“But when they heard this, they were cut to the quick and intended to kill them. But a Pharisee named Gamaliel, a teacher of the Law, respected by all the people, stood up in the Council and gave orders to put the men outside for a short time. And he said to them, “Men of Israel, take care what you propose to do with these men. “For some time ago Theudas rose up, claiming to be somebody, and a group of about four hundred men joined up with him. But he was killed, and all who followed him were dispersed and came to nothing. “After this man, Judas of Galilee rose up in the days of the census and drew away some people after him; he too perished, and all those who followed him were scattered. “So in the present case, I say to you, stay away from these men and let them alone, for if this plan or action is of men, it will be overthrown;but if it is of God, you will not be able to overthrow them; or else you may even be found fighting against God.”
    My appeal is that we pray for every effort that is leading anyone or any group of people towards God. There may be many winds swirling around at the time like gender equality etc, but let’s uphold the labourer nevertheless, and not be found fighting against him or her through pen, spoken words or any other means.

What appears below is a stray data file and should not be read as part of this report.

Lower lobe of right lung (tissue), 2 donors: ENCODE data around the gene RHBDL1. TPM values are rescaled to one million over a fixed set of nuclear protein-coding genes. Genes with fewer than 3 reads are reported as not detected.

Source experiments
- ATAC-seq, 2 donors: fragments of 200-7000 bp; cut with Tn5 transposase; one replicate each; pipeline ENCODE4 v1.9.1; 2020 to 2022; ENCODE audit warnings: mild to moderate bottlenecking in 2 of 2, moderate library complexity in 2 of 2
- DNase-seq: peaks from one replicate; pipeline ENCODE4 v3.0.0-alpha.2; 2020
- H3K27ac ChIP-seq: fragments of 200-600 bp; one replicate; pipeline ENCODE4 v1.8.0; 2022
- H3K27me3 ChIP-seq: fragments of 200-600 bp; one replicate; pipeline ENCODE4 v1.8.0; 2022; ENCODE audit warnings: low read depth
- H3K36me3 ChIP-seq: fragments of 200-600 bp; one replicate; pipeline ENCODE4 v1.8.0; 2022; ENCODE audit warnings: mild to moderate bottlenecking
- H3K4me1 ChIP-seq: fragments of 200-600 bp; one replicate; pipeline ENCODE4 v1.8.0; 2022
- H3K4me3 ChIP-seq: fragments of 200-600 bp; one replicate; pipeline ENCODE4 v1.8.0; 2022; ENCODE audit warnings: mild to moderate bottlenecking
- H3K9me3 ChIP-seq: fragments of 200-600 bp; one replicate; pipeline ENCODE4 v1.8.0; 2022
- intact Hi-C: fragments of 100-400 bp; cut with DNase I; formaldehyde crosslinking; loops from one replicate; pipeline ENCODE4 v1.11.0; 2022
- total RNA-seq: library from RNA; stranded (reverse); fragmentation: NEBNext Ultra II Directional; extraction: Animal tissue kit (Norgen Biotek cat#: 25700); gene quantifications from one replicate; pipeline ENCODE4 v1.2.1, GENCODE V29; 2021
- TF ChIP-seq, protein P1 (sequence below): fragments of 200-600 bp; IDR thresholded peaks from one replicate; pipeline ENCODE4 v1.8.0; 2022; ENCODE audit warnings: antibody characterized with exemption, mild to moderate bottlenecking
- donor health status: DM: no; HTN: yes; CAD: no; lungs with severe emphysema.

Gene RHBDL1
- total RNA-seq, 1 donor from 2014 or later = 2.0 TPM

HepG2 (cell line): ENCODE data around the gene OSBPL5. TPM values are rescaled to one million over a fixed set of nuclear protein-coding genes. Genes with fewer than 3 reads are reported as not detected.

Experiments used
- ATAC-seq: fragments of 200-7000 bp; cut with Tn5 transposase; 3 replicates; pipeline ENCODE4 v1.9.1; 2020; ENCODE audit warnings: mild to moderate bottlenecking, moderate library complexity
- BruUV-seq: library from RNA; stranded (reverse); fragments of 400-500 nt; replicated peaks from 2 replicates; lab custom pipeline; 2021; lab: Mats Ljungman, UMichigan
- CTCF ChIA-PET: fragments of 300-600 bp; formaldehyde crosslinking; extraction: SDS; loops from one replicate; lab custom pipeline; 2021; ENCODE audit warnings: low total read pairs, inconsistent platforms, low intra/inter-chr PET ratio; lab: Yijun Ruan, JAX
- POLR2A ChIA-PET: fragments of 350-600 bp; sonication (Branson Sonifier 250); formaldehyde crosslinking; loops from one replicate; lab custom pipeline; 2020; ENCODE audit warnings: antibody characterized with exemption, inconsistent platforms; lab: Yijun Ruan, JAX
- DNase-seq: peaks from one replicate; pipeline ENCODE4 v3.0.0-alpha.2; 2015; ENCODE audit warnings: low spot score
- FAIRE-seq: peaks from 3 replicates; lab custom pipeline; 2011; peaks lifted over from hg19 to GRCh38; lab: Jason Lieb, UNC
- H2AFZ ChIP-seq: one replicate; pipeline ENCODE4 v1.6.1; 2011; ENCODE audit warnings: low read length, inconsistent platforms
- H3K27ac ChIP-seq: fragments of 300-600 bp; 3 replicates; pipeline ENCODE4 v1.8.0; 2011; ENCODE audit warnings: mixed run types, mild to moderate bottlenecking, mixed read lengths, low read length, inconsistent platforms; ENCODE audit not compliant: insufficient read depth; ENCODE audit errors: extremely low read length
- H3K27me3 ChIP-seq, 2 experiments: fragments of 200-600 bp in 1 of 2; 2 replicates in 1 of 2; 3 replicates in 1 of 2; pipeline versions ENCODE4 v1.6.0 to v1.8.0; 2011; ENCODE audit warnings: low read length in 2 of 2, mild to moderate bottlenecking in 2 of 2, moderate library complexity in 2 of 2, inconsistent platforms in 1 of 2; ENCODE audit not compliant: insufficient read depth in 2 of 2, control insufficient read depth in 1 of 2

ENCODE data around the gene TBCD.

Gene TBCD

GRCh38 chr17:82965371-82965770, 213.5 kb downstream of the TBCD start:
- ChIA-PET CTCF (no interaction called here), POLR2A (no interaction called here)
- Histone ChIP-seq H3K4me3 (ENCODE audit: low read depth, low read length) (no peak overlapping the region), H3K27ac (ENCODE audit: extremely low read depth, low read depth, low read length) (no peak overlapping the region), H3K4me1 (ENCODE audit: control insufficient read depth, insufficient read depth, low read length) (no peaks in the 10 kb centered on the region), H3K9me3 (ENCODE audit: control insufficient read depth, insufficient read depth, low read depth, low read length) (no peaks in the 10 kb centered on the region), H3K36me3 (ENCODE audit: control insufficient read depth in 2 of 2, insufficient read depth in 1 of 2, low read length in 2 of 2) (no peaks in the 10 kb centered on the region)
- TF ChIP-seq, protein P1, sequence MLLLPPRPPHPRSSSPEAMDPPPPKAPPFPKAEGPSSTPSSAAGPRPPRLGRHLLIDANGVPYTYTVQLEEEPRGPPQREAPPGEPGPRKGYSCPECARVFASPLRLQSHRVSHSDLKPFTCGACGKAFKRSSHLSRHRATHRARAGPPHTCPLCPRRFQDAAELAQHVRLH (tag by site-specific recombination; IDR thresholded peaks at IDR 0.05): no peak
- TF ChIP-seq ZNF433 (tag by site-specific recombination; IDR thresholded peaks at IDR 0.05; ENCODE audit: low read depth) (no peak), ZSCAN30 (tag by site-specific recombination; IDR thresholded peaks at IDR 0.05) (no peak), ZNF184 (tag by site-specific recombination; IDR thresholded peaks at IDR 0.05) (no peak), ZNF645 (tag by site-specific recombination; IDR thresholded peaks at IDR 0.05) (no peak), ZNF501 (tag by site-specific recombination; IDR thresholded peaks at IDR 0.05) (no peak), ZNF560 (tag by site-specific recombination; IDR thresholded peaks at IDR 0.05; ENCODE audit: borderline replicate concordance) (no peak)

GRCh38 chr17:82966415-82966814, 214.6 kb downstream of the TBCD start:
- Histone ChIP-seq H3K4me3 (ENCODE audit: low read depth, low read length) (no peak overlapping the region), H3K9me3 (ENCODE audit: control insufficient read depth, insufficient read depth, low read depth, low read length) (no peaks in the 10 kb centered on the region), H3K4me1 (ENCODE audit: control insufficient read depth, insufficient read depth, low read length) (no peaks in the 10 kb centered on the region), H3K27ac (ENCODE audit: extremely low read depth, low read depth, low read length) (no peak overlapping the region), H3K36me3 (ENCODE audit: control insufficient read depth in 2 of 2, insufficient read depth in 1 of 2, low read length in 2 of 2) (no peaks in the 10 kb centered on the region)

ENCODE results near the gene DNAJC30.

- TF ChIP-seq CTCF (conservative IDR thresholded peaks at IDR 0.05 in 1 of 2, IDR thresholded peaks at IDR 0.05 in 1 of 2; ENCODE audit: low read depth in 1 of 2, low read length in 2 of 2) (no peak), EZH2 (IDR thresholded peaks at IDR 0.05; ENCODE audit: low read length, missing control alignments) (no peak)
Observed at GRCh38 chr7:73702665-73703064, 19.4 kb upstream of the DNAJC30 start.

Let’s focus on the part of God’s plough that we are holding, and do our personal best in God’s vineyard. And let’s “redeem the time for the days are evil”.
    May God continue to Bless us with His truth and Guide us as we try to make our way, with His help, to our Eternal Home. Amen.
    Thank you.

    1. Many of us do have specialized ministries, but when you are a pastor of a church, your ministry is to the whole church.

      If Matt Chandler wants to run a “men’s ministry” fine, but he is the senior pastor of a church that supposedly includes many women. His words and actions excludes women to some degree, and I don’t think that can send a good message.


      I do take your point about not fighting against the labourers, yet Matt and others like him are totalling suppressing some that God has called to be labourers.